Now that we have stopped moving around the country, and have settled into a house (finally) I am really enjoying being able to do some of the stuff I want, and pull out those supplies that have been packed up and moved from house to house! Boy does it feel good! I love working with wood and that is just something you don’t get to do a whole lot of while moving around. So today I’m going to share with you how to weather wood for when you want new wood to look old! I’m not going to lie, there are a few steps involved, but it’s easy (if I can do it so can you!) and TOTALLY worth the final product, I promise (See how I use this technique on a Wood Shim Vase)
How To Weather Wood
Before we get started, you will need to know how to make my DIY Wood Stain. So go ahead and make that, because it needs to sit for at least 24 hours before you can use it! This will give you time to gather up all your other supplies and do any prep work! So let’s talk about all the other supplies you will need.
- DIY Wood Stain
- Minwax Dark Walnut Stain
- Lint free cloth or brush
- White Acrylic Paint (or any appropriate kind of white paint)
- Steel Wool (Grade 2 – Coarse)
- Protective Eye Wear (safety first!)
Let’s talk about our wood real quick. For this tutorial I am using regular ole wood shims, so depending on the type of wood you will be working with, the overall look might vary. Different woods soak up things differently. I just want you to be aware of that before you get started, so you might want to test it somewhere if you have a specific look in mind, ok? Ok! So first you are going to stain your wood with the Minwax Dark Walnut using your lint free cloth (or brush) and let this dry. If you are finishing a piece of furniture you might want to give it a light sanding when you are done. I didn’t do this since I was just working with wood shims, but you should sand between coats if you are looking for a nice finish!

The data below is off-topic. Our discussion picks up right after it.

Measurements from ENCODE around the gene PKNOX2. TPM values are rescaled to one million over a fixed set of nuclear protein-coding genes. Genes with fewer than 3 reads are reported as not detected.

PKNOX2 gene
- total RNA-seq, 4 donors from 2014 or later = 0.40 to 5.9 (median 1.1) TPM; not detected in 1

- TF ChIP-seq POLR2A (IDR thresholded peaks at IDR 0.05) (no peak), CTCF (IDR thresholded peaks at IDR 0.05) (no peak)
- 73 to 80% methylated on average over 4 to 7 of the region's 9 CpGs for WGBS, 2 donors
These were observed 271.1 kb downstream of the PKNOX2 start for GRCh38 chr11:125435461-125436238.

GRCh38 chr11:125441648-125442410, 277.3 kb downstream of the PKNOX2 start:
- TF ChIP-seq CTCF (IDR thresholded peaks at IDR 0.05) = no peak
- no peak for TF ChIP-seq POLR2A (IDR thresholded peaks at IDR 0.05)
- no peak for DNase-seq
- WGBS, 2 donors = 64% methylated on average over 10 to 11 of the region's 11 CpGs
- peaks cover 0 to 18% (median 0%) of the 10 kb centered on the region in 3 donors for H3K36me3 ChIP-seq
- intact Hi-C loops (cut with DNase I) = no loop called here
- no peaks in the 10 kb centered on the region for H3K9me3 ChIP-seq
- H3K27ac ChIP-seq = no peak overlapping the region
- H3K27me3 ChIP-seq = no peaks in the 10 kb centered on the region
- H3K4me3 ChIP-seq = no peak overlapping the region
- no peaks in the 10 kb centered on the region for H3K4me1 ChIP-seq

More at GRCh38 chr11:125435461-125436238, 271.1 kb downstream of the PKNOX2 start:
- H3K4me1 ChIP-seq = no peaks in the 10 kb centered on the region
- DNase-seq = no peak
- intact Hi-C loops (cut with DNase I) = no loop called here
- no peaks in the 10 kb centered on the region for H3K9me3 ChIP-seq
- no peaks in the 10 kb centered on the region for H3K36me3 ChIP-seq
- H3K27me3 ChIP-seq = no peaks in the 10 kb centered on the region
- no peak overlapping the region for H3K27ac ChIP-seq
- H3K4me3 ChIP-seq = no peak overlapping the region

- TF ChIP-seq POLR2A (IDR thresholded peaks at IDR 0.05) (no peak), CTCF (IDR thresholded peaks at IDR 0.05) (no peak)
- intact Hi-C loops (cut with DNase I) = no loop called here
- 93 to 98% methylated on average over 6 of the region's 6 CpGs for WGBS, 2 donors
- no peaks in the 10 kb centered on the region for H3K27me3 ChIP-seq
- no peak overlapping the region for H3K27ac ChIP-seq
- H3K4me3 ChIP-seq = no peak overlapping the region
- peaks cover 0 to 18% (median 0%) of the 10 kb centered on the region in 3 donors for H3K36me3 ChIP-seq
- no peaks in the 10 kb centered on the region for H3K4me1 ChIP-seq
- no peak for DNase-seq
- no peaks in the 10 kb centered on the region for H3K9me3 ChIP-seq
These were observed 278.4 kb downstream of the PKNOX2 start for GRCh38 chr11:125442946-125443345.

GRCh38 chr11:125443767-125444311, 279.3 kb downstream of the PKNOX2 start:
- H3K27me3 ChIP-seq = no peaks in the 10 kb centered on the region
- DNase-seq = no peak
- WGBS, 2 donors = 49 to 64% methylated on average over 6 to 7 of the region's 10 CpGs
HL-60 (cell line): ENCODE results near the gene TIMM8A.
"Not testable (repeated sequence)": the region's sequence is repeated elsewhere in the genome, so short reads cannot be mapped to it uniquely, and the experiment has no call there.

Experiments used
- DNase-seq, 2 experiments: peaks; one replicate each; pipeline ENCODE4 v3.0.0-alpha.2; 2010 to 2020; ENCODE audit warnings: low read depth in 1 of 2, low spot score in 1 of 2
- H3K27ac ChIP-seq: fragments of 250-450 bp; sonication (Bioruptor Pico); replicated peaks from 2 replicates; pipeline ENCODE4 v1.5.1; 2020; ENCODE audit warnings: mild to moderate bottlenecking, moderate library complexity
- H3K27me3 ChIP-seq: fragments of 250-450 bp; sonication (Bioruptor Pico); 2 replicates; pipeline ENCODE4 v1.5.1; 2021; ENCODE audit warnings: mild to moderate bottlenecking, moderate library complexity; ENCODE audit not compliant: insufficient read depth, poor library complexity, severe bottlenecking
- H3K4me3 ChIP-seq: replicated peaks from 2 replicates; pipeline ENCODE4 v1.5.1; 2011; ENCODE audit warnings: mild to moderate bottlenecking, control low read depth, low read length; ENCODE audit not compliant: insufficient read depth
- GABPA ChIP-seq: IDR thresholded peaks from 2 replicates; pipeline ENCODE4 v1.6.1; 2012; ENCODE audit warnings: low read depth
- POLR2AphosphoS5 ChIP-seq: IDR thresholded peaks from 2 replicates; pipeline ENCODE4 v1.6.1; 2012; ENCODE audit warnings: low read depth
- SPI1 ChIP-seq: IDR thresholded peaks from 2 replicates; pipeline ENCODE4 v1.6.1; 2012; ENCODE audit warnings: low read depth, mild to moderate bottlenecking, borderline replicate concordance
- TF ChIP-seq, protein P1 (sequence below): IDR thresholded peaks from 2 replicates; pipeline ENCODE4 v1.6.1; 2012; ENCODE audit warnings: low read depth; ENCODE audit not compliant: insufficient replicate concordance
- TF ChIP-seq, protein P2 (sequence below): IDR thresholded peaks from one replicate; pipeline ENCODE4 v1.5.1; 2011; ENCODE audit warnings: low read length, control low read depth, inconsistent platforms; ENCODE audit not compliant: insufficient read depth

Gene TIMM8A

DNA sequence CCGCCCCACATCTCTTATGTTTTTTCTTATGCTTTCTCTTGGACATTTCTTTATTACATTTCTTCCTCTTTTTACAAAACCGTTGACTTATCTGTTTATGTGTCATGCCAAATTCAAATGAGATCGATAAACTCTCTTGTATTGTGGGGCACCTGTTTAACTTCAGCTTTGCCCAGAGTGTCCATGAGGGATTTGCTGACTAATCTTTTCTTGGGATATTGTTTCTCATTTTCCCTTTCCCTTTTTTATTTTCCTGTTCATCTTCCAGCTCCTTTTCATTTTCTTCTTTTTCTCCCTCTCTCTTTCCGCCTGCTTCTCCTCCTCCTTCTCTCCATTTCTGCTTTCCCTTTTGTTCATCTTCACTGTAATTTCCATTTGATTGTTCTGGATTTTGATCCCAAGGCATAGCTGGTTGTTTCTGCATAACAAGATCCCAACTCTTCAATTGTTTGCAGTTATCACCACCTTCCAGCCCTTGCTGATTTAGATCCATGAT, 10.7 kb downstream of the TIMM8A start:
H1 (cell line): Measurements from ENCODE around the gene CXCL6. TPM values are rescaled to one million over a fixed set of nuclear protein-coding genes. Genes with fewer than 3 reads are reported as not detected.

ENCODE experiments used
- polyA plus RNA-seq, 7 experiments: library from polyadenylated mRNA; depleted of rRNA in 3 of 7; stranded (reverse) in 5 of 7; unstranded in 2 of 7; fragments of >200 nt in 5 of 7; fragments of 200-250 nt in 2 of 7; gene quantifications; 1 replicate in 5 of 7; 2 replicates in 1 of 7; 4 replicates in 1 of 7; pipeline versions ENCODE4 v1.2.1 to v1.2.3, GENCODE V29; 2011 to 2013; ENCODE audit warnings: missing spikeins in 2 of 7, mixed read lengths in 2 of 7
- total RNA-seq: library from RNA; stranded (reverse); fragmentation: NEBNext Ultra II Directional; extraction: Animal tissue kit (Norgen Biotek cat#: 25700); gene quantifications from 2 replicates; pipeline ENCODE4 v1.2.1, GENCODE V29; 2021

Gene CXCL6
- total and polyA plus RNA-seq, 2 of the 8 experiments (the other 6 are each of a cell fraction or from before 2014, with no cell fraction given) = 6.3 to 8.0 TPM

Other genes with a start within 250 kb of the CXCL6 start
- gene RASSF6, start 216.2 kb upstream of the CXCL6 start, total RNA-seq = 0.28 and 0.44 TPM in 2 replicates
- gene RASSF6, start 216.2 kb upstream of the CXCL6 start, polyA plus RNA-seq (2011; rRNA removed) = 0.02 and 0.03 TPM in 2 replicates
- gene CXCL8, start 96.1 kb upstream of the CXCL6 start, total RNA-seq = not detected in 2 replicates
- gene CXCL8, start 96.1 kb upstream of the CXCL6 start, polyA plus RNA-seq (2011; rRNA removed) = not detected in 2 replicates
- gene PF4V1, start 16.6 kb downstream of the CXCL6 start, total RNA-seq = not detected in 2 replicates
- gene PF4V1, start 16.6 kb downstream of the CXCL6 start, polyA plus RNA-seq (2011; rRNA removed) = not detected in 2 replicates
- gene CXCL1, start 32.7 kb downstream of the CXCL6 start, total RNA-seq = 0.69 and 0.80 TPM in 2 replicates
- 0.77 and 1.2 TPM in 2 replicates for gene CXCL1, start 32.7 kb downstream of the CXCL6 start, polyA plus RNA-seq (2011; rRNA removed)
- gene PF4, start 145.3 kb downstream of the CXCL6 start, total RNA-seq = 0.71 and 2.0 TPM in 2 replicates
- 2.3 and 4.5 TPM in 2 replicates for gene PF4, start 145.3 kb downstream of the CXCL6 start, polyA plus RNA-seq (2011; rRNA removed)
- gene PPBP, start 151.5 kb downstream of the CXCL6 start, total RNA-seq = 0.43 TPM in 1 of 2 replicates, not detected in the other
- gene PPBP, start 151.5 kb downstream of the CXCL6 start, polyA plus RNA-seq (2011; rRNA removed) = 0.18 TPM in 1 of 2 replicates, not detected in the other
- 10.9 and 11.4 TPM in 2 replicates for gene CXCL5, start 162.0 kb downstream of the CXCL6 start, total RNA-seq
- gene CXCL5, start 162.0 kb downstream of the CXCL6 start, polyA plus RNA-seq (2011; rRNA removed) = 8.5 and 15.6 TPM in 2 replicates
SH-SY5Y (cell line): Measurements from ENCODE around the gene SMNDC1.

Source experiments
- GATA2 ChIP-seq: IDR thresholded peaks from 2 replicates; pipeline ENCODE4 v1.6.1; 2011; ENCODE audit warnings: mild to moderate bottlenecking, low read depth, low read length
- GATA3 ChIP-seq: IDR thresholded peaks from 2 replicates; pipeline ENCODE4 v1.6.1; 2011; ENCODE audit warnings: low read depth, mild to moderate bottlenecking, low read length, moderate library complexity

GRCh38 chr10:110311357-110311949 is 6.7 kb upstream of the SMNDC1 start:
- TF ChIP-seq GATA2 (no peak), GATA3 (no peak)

Once that has dried (and sanded if necessary) You are going to dry brush on a thin coat of white acrylic paint. If you aren’t familiar with dry brushing first put some paint on a paper plate and spread it out kinda thin, then take a dry brush (I like to use the cheap ones from Wal Mart for this) and just get a tiny bit of paint on the end of the bristles. Try and ignore my wintery dried out hands and focus on the paint ; )
Now you are going to just brush this along the wood, re dip in the paint as necessary, but don’t get carried away because you want your brush to remain dry, so get every bit of paint off you can before you get more on there. When you are done it should look like this.
Once your paint dries, you are going to sand and distress it with your Grade 2 Steel Wool. This is where you are going to want to wear your gloves and wear protective eye wear. Trust me on the gloves, steel wool will be sticking out of your fingers! No fun! Keep sanding until you are happy with the look!
Now clean off any dust residue on your wood, and you are going to apply a coat of the DIY Wood Stain that we just made with the same grade steel wool you used to make your stain! Let fully dry before you apply another coat, because the color does change quite a bit once dry. When you are happy with how it looks, give it a light sanding with a dry piece of the steel wool you applied the stain with. So here is a visual of how the process will look and how the wood changes.
If you make anything with this process, I would love to see how it turns out, here is my Wood Shim Vase using this technique! Just leave me a link in the comments! : )
and here is how I used all those wood shims : ) DIY Wood Shim Vase
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